October 24, 2017 ‘Til Death Do Us Part (Movie Review)
Ancient Greek Playwright and Philosopher Aristophanes summarily believed that each human animal used to be comprised of two linked bodies and two linked souls that the gods themselves struck in half and dispersed throughout the world. He believed that our two halves would wander, subconsciously looking for the other soul that was lost to us. In that search, we meet people and fall under their narcotic charm, but eventually realize that they are not that other half at all. Many times, though they are beautiful souls, the stars do not align and that chemistry eventually fizzles into vapor. However, some are psychic timebombs that sabotage our self-worth and become vampires upon our mental homeostasis. Released in theaters on Friday, September 29, 2017 via Shinehouse Group, ‘Til Death Do Us Part, directed by Hip Hop/R&B luminary Christopher Stokes (You Got Served 2004, Boy Bye 2016) is a suspenseful and soulful tale about the latter.
The film is built around Madison (Annie Ilonzeh: Empire series, All Eyez On Me 2017) and Michael Roland (Stephen Bishop: Moneyball 2011, Battleship 2012), a well-to-do newlywed couple who are on different sides of a discussion about having children. Their interactions grow more and more contentious with Michael decidedly acting as the aggressor. He is an oppressive and shattered man and makes life violently unlivable for Madison, who eventually escapes through a fraudulent act of trickery.
Madison begins a new life in a new city and quickly falls in with her next door neighbor Alex, played by the perma-smooth, ever-effervescent Taye Diggs (House On Haunted Hill 1999, Empire series). Inevitably, Madison’s illusion is stripped away and Michael uncovers her plot, culminating in a violent chain of events that no one escapes from unscathed.
Stokes is likely best known for his discovery and visionary cultivation of such Hip-Hop and R&B acts as Brandy, Immature, Mila J, Jhene Aiko, Omarion, and B2K, so it stands to reason that ‘Til Death Do Us Part is lit and shot like a music video. This is not necessarily a bad thing. The film is saccharine, rhythmic, and has a powerful and relevant message, but at times, Cinematographer–and frequent Stokes collaborator—Joel Layogan chooses angles and lighting schemes that fit more on MTV, BET, or VH1 than the silver screen. There is heavy use of vocal R&B-backed montage which further illustrates that, though he is a relatively accomplished film director, Stokes’ mind and heart will always be in music. In addition, Film Editor Harvey White makes a number of quizzical choices in the cutting together of ‘Til Death Do Us Part. Scenes end with jarring, unnecessary dissolves. Some are unceremoniously interrupted by time-lapse montage that looks like little more than stock footage.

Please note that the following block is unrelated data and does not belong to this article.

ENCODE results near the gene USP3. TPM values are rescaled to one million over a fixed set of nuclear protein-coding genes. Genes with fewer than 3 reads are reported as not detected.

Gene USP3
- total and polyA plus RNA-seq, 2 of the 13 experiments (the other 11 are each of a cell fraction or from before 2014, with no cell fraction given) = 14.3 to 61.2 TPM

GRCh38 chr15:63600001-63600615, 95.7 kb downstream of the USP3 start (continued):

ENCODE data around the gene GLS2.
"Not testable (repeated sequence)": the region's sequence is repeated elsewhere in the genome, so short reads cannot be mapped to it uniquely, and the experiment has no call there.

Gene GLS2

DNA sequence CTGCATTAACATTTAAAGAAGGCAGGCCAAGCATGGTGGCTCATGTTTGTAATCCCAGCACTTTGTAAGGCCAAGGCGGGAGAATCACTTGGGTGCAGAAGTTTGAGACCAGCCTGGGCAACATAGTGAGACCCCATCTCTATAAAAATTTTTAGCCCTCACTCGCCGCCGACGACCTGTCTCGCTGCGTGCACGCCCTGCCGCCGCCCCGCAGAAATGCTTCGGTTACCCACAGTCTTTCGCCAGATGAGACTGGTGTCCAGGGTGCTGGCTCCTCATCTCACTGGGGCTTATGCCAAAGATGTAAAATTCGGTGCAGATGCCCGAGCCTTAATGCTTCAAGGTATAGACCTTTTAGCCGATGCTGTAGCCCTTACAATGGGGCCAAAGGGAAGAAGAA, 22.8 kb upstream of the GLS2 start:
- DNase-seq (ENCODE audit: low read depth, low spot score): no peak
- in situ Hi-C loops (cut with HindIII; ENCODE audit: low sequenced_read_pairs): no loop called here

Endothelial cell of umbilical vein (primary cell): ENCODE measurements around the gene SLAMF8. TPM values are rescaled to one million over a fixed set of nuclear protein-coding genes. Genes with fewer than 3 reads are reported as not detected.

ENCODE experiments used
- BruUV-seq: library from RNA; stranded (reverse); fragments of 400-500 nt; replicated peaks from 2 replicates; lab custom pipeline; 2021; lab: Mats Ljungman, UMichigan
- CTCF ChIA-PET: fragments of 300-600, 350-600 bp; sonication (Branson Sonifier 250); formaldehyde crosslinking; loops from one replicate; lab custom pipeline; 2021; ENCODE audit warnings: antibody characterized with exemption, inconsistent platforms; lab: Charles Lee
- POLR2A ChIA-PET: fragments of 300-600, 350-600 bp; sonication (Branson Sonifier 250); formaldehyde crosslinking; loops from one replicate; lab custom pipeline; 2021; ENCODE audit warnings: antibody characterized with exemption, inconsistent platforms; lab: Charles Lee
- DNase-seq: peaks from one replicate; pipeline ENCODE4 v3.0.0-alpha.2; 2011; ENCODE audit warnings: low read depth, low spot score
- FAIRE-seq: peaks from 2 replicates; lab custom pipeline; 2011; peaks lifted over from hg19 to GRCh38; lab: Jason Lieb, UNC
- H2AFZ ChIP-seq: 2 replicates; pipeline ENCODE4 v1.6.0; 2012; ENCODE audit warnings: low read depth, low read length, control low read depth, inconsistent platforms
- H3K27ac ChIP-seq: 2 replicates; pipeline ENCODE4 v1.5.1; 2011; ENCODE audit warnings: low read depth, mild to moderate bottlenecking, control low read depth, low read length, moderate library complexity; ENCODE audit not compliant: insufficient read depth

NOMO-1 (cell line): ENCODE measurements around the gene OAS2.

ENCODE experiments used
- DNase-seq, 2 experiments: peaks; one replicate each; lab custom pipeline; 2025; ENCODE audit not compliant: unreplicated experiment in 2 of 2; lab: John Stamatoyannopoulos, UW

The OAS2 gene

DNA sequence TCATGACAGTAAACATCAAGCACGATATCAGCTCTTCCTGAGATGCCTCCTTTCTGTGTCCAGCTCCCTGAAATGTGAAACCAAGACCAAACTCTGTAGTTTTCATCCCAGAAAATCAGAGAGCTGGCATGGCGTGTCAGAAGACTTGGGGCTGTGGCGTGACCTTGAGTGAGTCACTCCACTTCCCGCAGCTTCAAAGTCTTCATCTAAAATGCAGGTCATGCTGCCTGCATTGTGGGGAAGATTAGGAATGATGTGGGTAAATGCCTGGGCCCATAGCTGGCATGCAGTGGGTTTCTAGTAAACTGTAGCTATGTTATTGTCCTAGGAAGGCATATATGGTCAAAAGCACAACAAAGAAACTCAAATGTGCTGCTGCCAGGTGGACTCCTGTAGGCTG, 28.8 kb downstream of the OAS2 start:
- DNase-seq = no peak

Visual peccadilloes aside, ‘Til Death Do Us Part scores big on performances. Ilonzeh portrays Madison Roland with immense heart and an almost Aphroditic grace. She is the image of a woman who has a tremendous capacity for love, but is stifled and subdued at every turn by the dark cloud cast by her husband. Bishop expertly instills such a seething intimidation into his character, Michael, that it is often hard to breathe, not only for Madison, but the audience as well. The tyrannical behavior exhibited by Michael is near comical in its childishness and selfishness, which speaks to the message of the film; ‘Til Death Do Us Part is punctuated by a textual public service announcement about domestic abuse to hammer the point all the way home. Diggs is also infinitely likeable, as usual, in his portrayal of Alex, the clumsily smitten dreamboat-next-door.
In addition, the music in ‘Til Death Do Us Part is an array of instrumental and vocal R&B that suits the film’s spirit well. The lead couple’s theme is Isley Brothers’ slow jam “For The Love Of You,” that, in the beginning, is the siren song of love and adoration, but like any siren song, warps into something uglier during the film’s climax. The rest of the soundtrack is provided by more of Stokes’ frequent collaborators such as Mila J, Juanita Stokes, and most notably the screen
writer of the film and former member of Immature, Marques Houston. Especially interesting is how smoothly the music changes from non-diegetic to diegetic. For instance, a song plays during a shot transition and when the action resumes, the song continues through a boombox or a car stereo or through headphones. The use of this technique is fairly common in film, but as heavy as this film is with vocal R&B, it stands out pleasantly.
Overall ‘Til Death Do Us Part shines a light on the human faculty for brutishness and savagery toward people we love. Many relationships are subtly or overtly pervaded by abuse and only a tiny fraction of them are ever brought into the open. ‘Til Death Do Us Part, for all its flaws, shows us one particular incidence of abuse that is common enough to be happening right now in your city, possibly even on your street. Aristophanes believed in the concept of a soulmate, but people’s personalities and hidden insecurities make it staggeringly difficult to distinguish.
For its stunning portrayals of mismatched soulmates and its passionate, yet alarming depiction of domestic abuse, CrypticRock gives ‘Til Death Do Us Part 3.5 out of 5 stars.
Ameera AmePosted at 03:55h, 17 February
What is the song name that Alex Stone is listening to…..it isn’t listed on the soundtrack….sadly
Michelle MossPosted at 14:47h, 10 August
This movie is a black version of Sleeping with the Enemy..Same exact storyline with a few very minor changes. It is NOT an original screenplay.
KellyPosted at 00:46h, 14 February
It’s 2020 and I’m just watching this movie. The entire time I’m watching I’m saying “this is a black sleeping with the enemy”. I agree, not original.